# Ed Explores: Silver Rectangles

Edited by Jane Rosemarin

Before I start talking about silver rectangles, I’d like to introduce the first of what will hopefully be a number of articles. “Ed Explores” is simply me, looking at various topics that I find interesting and that also relate to geometric aspects of origami.

I’ve never been a great fan of math, myself, despite studying it in some shape or form to degree level. But geometry has always interested me: It’s something that can be seen in everyday objects as well as in nature. I’ll try to keep the math to a minimum, however, and where possible, explain concepts using illustrations.

Those of you who know me will also know that I really enjoy folding modular origami, particularly Sonobes and kusudamas. I find their geometry and symmetry fascinating, and it was this that led me to delve into the math behind them.

## So, What’s a Silver Rectangle?

Before you ask, a silver rectangle is not simply one cut from tin foil! Most of you will already be familiar with silver rectangles, even though you may not be aware of it. Unless you live in North America, the chances are you’ll use paper in this shape. The ratio between the two sides of a silver rectangle is 1:1.414, or to be precise, 1:$$\sqrt{2}$$. For most purposes 1:1.414 is close enough and is often referred to as A-ratio (as used in the A-series of paper sizes: A5, A4, A3, etc.). These sizes are defined in ISO216, which is an international paper standard.

## Why the ratio 1:$$\sqrt{2}$$?

Why not use 1:2, or any other ratio for that matter? A4 paper measures 210 × 297 mm. If we multiply 210 mm by 1.414, we get 297 mm, which is the length of the longer side. Similarly, if we multiply 297 mm by 1.414, we get 420 mm, which is the length of the longer side of A3. What do you notice about these two sizes? A3 is exactly double the size of A4. 1:$$\sqrt{2}$$ is the only ratio where this is true. If you double the size of any silver rectangle, you’ll always get a bigger silver rectangle with the same ratio. Conversely, if you halve a silver rectangle, you guessed it, you’ll get a smaller silver rectangle. The diagram below illustrates a range of paper sizes in the A-series.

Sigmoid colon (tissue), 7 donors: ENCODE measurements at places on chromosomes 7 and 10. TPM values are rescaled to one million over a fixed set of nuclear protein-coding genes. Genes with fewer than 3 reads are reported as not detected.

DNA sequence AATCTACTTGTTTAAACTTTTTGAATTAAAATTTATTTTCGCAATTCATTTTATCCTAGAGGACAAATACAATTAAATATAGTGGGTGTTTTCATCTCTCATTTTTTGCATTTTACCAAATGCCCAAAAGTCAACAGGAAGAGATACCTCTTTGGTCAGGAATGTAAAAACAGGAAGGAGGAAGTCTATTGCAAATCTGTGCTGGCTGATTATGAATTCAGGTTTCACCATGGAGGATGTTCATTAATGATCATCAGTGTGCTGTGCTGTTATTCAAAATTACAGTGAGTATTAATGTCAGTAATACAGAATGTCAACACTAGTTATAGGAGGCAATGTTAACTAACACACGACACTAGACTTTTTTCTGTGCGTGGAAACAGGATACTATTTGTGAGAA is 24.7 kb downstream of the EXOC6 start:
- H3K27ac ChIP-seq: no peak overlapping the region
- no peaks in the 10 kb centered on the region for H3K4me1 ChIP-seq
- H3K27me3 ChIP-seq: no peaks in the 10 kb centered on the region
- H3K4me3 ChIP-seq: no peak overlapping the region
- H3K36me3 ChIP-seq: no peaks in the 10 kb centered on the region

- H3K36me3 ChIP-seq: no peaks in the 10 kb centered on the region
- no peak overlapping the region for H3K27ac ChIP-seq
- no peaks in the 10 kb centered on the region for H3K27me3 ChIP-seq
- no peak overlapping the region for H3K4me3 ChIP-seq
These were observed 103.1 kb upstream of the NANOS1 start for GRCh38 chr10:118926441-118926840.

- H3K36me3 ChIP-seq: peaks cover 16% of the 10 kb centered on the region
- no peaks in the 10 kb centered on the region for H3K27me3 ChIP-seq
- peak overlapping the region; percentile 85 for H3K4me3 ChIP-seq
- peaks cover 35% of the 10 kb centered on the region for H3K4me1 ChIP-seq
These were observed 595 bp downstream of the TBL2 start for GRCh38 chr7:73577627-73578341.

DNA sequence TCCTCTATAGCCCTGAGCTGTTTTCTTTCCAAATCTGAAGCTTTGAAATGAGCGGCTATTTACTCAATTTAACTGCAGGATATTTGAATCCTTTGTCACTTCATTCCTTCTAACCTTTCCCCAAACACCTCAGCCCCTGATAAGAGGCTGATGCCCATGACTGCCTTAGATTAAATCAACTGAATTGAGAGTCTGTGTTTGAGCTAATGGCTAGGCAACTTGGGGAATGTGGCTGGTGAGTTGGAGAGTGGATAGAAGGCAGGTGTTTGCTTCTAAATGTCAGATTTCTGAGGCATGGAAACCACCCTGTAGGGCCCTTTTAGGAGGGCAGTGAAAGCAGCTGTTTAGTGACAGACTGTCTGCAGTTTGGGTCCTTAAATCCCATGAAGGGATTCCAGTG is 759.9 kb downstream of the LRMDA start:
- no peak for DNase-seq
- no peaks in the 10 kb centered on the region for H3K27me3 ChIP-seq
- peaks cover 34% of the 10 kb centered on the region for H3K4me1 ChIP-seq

The outermost edges represent an A0 sheet of paper. All smaller sizes can be made by repeatedly halving the previous size. To give you an idea of scale, A6 is commonly used for postcards (approximately 6″ × 4″). So, why is A4 commonly used for documents? As can be deduced from the diagram, it is one-sixteenth of A0. But why should this matter?

A0 is 841 × 1189 mm, which is very nearly one square meter. Paper weights are generally specified in grams per square meter (gsm or g/m2). An A0 sheet of 80 gsm paper weighs 80 g, and therefore, an A4 sheet of 80 gsm paper will weigh one-sixteenth of this (5 g). This relationship means that you can easily calculate the weight of a printed document and therefore how much the postage is likely to be. Currently, in the U.K., a standard letter can weigh up to 100 g, measure 24 × 16.5 cm and be one-half cm thick. This is equivalent to approximately 19 sheets of A4 80 gsm paper folded in half and enclosed in a C6 envelope. Note that B and C paper sizes supplement A sizes (see further reading).